Fresh from scoring her first two international tries, Dorothy Wall believes initiatives like ‘Give It A Try’ can help to grow Women’s rugby in Ireland to a point where future generations can prosper on the biggest stage of all.
Running for eight weeks during the months of July, August and September this year, the IRFU’s ‘Give It A Try’ programme, backed by Irish Rugby’s official kit partner Canterbury, offers young girls between the ages of 8 and 14 the opportunity to learn the sport in a fun environment.
The Tipperary youngster has seen first hand the work that is being done to expand participation levels across the country. She s confident it can bring players through the IRFU’s systems in the years to come.
Speaking at today’s ‘Give It A Try’ launch, Wall said: “I’ve been down to a few of the ‘Give It A Try’ sessions in Fethard (her home club) and it’s fun. They are enjoying themselves.
“They’re doing little games that don’t seem that complicated, but in these little games and drills they’re doing, they’re learning the core skills and they’re only 10, 12, 14.
“It’s so important because the girls on the current international team, not a lot of them got that at all. They played other sports.
For these girls to be having fun with their friends, for it to be inclusive and for them to be developing those skills at such a young age, is going to be so important for their growth.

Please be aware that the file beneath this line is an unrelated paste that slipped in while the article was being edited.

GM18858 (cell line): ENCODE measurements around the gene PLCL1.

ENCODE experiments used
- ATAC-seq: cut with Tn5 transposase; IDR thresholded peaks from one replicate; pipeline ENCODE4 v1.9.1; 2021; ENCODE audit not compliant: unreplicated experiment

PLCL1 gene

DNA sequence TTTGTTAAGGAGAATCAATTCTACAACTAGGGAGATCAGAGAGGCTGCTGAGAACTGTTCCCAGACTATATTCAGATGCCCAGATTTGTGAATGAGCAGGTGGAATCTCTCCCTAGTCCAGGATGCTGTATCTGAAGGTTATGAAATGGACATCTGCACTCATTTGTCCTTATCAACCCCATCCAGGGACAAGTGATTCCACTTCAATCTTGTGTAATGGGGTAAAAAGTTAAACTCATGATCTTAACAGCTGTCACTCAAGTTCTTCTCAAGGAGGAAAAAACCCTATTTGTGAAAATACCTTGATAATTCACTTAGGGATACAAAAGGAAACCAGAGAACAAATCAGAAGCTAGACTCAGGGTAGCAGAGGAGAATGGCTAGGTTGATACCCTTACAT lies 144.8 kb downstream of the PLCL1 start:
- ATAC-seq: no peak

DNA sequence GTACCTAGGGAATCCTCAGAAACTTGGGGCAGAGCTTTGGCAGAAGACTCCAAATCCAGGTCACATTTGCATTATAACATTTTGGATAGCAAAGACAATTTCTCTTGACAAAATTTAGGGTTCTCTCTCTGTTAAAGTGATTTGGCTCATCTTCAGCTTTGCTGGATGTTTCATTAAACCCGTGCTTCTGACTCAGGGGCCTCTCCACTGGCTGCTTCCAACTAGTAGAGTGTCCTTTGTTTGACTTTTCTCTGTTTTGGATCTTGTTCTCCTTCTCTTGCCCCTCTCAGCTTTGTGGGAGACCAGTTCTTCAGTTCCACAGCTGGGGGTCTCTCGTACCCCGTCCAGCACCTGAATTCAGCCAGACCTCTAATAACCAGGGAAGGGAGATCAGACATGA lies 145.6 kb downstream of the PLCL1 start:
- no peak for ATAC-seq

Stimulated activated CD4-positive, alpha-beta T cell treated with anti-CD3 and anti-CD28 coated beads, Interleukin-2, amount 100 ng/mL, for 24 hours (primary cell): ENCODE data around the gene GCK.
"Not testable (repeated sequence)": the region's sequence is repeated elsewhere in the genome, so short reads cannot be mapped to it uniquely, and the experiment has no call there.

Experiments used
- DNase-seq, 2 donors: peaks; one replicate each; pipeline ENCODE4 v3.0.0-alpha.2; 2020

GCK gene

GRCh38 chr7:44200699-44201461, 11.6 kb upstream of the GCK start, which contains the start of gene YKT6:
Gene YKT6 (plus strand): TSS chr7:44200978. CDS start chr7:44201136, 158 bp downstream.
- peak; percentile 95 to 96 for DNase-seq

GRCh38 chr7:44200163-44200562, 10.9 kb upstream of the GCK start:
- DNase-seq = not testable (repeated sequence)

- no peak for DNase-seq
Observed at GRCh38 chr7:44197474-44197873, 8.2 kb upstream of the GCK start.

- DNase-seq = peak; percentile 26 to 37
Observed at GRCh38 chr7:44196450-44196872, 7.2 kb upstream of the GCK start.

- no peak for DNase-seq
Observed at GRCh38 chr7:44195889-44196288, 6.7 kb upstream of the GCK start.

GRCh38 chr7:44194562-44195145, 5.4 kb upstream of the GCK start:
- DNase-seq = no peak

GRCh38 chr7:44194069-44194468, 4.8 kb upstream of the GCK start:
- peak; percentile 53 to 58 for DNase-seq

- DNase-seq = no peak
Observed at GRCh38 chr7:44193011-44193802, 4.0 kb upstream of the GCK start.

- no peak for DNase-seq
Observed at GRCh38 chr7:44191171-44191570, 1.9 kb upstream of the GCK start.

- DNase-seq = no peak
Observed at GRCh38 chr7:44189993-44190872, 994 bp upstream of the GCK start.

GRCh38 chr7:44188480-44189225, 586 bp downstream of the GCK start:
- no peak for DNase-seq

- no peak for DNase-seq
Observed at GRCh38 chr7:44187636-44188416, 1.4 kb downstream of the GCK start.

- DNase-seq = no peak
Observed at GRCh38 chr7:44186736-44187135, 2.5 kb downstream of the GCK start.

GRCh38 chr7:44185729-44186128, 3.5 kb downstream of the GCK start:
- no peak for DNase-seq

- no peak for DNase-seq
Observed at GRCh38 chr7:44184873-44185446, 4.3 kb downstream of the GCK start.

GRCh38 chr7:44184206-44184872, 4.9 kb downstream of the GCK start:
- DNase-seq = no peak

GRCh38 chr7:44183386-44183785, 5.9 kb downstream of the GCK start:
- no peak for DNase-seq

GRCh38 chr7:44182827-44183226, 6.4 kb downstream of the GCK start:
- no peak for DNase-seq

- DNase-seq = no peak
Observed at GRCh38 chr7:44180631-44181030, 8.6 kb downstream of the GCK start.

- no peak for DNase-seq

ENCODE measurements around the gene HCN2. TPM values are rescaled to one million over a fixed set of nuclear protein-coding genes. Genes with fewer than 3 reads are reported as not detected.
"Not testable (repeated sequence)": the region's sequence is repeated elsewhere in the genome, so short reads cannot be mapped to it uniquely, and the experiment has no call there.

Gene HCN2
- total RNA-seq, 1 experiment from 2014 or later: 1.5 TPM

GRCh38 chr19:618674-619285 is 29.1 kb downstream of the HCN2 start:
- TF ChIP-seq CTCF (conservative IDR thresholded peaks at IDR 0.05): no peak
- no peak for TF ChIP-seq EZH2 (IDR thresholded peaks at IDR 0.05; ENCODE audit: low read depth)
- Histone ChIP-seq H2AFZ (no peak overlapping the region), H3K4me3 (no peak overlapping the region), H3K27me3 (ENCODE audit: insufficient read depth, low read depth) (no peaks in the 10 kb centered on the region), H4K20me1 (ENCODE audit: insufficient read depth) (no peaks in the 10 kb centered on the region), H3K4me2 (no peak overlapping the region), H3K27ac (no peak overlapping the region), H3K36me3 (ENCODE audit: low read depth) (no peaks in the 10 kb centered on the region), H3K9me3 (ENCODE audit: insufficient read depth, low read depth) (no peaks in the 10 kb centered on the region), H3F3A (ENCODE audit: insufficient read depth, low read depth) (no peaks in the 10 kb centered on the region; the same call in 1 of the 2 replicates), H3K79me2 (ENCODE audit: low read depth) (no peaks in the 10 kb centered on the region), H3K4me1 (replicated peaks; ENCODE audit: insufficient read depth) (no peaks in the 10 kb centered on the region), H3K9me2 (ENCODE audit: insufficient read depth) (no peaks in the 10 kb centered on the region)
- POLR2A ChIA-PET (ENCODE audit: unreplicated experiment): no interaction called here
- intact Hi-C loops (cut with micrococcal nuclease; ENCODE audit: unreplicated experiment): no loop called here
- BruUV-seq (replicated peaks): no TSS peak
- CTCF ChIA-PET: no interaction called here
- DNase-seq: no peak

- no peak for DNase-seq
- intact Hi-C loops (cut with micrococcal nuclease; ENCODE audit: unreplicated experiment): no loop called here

“The next international team that you’re going to see are going to have that skill. I think that’s so exciting for the future of Women’s rugby in Ireland and just in general.”
Despite being one of the youngest players in Adam Griggs’ Ireland squad at 20 years of age – she will turn 21 next week – Wall did not take up rugby until she was 16.
Once she got a taste of what the sport has to offer, the blindside flanker was immediately hooked and has not taken a step backwards since.
“I always had been down at my brother’s matches on a Sunday and my Dad would have coached the minis. All family friends would have been very involved. I had been playing basketball for a while and I thought, ‘you know what, I might be good at this sport’.
“Polly Murphy down in Fethard pulled me after one of the games and said, ‘will you give it a go’, and I said, ‘yeah, I’d absolutely love to’. Training down in Fethard on a Friday evening in the muck and cold.
“My three brothers were there too, nearly having to be hosed when they got back up from training, because there was so much filth on us! My earliest memories would have been of Friday nights down in Fethard. Having fun with the people you had grown up with all along.”
Fast forward a few seasons and Wall is fast establishing herself as a key figure in the Ireland 15s team. Having impressed in cameo appearances against Scotland, Wales and England before the pandemic, Wall was handed her first start against Italy last October.
She retained her spot in the back row for this year’s restructured Championship campaign – scoring two tries in three games as Ireland achieved a third place finish.
While acknowledging she still has a lot to learn, Wall feels she is growing in confidence with each Test match she plays, remarking:
With every game, every minute you play, you learn more about what it is. You can be a good athlete, but to be a good international athlete is very different. It’s how you deal with how the game is going.